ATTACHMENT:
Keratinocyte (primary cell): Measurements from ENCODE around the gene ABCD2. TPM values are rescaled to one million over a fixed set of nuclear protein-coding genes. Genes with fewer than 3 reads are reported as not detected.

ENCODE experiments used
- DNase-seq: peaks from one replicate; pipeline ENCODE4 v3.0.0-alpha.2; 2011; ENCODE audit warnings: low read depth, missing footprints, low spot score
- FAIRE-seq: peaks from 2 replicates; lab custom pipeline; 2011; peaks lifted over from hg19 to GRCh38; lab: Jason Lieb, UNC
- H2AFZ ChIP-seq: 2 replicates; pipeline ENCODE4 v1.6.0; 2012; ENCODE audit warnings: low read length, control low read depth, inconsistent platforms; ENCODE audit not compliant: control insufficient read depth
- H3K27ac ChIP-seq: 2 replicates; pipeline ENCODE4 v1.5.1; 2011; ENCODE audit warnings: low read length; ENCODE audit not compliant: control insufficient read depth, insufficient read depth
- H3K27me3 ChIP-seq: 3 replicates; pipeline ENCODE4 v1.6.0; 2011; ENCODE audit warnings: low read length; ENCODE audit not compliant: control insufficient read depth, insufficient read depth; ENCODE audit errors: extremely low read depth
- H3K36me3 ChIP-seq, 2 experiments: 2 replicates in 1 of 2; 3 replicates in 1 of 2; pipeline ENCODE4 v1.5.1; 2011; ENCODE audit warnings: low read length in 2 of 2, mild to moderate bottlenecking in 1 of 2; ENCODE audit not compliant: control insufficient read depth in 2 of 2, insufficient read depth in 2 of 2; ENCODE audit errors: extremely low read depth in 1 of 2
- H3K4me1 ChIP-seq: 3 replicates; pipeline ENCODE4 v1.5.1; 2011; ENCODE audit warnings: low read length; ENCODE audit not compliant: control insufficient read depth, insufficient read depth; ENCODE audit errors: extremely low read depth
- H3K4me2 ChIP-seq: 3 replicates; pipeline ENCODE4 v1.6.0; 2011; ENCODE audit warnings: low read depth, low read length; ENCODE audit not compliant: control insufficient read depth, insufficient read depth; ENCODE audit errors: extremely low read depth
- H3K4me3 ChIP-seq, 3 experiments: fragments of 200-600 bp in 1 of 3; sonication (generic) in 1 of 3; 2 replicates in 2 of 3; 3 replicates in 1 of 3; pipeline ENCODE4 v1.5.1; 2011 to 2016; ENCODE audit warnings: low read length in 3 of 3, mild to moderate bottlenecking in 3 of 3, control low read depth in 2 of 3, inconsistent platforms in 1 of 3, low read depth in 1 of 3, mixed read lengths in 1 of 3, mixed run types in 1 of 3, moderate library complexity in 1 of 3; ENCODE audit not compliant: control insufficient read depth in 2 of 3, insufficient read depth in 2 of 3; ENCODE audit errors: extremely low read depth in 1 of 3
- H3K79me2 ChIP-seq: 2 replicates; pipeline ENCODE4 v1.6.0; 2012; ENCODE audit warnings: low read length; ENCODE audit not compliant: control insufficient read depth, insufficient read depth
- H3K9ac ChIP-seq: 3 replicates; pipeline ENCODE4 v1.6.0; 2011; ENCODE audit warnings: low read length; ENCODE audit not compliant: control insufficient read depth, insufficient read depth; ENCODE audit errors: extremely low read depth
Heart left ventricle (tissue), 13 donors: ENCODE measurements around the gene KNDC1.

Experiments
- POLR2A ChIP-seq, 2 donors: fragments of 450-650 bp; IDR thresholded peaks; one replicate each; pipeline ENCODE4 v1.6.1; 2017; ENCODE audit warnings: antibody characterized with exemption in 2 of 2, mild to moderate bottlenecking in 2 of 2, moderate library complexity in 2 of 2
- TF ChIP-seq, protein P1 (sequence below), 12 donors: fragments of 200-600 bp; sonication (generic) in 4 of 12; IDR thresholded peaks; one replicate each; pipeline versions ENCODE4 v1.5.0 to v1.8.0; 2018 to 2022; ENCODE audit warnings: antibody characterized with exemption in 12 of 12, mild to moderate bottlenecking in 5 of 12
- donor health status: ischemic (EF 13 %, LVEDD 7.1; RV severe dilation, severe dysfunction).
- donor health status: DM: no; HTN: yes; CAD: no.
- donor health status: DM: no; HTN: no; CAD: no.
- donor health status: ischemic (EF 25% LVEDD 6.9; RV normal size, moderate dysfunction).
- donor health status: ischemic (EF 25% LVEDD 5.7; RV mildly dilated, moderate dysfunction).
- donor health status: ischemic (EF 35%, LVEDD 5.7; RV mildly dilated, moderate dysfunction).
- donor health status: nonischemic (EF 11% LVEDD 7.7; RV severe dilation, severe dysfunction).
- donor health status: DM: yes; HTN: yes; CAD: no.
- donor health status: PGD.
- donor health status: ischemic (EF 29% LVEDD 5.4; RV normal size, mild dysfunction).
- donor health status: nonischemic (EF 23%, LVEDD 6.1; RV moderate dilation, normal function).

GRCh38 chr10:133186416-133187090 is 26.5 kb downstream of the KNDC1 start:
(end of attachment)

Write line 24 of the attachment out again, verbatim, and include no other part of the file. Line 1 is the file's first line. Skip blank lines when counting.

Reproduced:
- donor health status: nonischemic (EF 11% LVEDD 7.7; RV severe dilation, severe dysfunction).